Toronto—Optimism among Canada’s small- and medium-size businesses continued to decline in July, according to a Canadian Federation of Independent Business (CFIB) report.
The Business Barometer index dropped from 62.1 in June to 60.9, its lowest reading since July 2009, according to the CFIB.
“The major difference between now and two years ago was that the index was trending in the opposite direction, towards greater confidence,” CFIB chief economist and vice-president Ted Mallett said in a statement. “The index’s current position against GDP puts it very close to the zero-growth mark, suggesting Canada’s economy is nearing a standstill.”
Business owners in Saskatchewan (72.0) and Alberta (70.3) are the most optimistic, according to the CFIB, although only Newfoundland and Labrador (63.3) experienced an increase from June as index levels fell in every other province.
New Brunswick (64.8) and Manitoba (64.5) sit above the national average, while the three biggest provinces—British Columbia (60.5), Ontario (60.1) and Quebec (58.1)—are slightly below.
Index levels in Nova Scotia (54.0) and Prince Edward Island (52.7) are the country’s lowest, according to the report.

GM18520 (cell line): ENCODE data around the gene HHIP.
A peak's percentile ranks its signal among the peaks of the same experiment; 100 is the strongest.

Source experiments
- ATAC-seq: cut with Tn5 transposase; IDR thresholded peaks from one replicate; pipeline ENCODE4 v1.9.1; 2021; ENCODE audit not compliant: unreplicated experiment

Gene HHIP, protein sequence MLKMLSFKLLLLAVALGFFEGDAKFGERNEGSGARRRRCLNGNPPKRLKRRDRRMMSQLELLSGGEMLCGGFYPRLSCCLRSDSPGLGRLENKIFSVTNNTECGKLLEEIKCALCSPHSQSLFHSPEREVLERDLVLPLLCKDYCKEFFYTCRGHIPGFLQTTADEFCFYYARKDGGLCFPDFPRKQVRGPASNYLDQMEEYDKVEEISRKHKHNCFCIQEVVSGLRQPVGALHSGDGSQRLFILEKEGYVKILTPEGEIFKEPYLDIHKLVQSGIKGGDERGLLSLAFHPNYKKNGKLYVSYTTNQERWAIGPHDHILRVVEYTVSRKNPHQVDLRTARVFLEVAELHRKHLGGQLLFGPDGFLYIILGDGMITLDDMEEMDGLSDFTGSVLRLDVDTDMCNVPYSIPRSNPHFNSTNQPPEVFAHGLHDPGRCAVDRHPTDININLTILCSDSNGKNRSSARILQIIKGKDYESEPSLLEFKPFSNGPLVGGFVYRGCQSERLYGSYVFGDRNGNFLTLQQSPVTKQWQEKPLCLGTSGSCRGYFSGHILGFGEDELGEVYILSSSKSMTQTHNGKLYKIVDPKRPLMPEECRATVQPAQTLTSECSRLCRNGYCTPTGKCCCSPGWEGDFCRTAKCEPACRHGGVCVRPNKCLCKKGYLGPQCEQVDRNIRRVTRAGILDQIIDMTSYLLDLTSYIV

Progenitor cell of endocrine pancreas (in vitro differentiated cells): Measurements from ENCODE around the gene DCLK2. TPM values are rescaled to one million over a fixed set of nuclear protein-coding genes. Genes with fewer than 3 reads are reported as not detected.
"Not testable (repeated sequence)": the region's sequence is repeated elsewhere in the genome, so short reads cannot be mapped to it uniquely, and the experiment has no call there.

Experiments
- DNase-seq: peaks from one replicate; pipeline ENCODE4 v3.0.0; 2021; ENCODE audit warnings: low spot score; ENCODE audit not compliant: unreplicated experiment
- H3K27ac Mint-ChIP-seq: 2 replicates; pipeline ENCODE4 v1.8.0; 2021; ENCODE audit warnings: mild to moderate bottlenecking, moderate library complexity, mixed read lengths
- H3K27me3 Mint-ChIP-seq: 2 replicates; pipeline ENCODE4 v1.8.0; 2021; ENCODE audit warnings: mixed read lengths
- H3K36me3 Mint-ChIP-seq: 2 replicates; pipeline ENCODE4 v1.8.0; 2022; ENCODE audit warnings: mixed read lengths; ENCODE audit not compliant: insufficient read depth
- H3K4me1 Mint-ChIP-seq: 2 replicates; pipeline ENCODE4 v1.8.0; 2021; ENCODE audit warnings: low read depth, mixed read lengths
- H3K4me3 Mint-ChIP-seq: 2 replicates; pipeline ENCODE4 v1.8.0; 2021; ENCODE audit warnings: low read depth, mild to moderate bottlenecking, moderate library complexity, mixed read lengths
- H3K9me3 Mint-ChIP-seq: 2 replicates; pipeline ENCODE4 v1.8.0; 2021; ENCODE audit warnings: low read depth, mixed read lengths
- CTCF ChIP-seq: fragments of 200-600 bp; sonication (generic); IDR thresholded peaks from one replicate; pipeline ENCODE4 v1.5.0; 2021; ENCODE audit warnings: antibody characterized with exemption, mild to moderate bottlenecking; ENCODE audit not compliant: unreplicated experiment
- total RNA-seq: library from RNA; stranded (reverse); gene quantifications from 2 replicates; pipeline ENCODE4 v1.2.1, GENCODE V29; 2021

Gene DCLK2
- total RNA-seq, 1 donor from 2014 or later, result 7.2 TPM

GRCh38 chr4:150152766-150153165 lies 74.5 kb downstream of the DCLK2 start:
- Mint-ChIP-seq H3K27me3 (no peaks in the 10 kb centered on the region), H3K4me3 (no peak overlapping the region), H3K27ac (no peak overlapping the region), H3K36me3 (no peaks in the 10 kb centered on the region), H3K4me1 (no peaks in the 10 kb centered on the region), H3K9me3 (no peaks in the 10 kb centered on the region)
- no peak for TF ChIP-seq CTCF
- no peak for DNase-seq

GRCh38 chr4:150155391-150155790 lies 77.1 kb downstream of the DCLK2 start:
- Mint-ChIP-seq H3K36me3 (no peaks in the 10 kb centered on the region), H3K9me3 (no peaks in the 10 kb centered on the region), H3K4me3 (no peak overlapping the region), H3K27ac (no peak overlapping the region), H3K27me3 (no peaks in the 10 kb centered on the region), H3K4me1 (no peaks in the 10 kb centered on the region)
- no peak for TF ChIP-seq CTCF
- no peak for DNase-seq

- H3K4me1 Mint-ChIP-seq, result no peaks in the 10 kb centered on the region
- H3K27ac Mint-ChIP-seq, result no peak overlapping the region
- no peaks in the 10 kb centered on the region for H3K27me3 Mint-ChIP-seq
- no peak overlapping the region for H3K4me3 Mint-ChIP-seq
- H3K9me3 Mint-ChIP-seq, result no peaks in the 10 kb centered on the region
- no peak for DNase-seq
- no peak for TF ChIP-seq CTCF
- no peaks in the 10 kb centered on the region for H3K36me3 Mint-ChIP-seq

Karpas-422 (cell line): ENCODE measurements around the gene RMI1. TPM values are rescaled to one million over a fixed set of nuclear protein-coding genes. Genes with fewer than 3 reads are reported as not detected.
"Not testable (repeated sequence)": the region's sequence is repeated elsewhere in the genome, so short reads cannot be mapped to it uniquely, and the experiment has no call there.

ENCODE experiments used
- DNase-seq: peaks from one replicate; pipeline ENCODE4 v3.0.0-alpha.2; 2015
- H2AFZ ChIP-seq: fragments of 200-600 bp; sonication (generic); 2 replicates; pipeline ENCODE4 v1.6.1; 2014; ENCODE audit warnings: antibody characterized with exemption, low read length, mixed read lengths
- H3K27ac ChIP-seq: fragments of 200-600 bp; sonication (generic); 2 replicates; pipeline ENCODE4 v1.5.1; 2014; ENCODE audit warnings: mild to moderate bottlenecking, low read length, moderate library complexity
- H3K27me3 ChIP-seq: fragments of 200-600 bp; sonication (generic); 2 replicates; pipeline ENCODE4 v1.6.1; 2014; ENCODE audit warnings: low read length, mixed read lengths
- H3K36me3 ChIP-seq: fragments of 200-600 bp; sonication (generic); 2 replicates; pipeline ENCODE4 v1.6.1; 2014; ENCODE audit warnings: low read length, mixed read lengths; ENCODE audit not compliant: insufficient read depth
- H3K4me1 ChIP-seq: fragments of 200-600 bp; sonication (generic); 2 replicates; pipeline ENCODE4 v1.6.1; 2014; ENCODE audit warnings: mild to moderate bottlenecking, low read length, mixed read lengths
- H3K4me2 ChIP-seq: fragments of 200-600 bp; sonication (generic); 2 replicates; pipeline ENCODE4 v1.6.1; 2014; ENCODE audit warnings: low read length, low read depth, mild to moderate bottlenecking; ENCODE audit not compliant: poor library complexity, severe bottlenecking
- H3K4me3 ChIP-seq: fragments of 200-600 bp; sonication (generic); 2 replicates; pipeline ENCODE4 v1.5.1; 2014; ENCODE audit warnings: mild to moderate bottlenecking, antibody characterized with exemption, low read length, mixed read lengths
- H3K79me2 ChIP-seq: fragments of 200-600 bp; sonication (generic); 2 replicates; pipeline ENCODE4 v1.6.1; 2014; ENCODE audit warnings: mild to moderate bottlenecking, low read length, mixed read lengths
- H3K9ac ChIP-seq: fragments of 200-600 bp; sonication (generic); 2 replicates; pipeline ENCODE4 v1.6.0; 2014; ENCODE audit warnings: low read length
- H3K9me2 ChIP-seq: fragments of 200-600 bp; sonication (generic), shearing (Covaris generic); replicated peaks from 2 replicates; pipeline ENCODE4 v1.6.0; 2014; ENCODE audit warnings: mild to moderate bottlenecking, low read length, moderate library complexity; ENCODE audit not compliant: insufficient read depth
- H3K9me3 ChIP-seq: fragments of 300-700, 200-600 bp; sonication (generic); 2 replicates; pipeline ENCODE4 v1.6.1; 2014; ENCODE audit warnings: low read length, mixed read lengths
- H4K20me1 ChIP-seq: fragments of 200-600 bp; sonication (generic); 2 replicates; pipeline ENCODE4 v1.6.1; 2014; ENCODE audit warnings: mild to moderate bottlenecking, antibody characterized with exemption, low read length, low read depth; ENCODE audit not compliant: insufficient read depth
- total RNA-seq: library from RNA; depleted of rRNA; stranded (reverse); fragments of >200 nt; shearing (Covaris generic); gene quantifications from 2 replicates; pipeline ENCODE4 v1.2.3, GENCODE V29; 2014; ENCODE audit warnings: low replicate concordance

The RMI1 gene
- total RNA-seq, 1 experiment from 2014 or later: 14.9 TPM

“Retailer optimism took a big tumble in July and has joined the hospitality and personal services sectors in the sub-60 club, suggesting that consumers are getting cautious with their spending,” Mallett said.
The report found good news in a rebound of hiring expectations.
According to the CFIB, 20 per cent of business owners plan to hire full-time staff in the next three or four months (up from 15 per cent in June), compared to 12.8 per cent who say they will cut back (up from 12 per cent).
Overall, 42 per cent of business owners described their state of business to be in “good” shape, nearly three-times the 13 per cent who said their state of business is “bad.”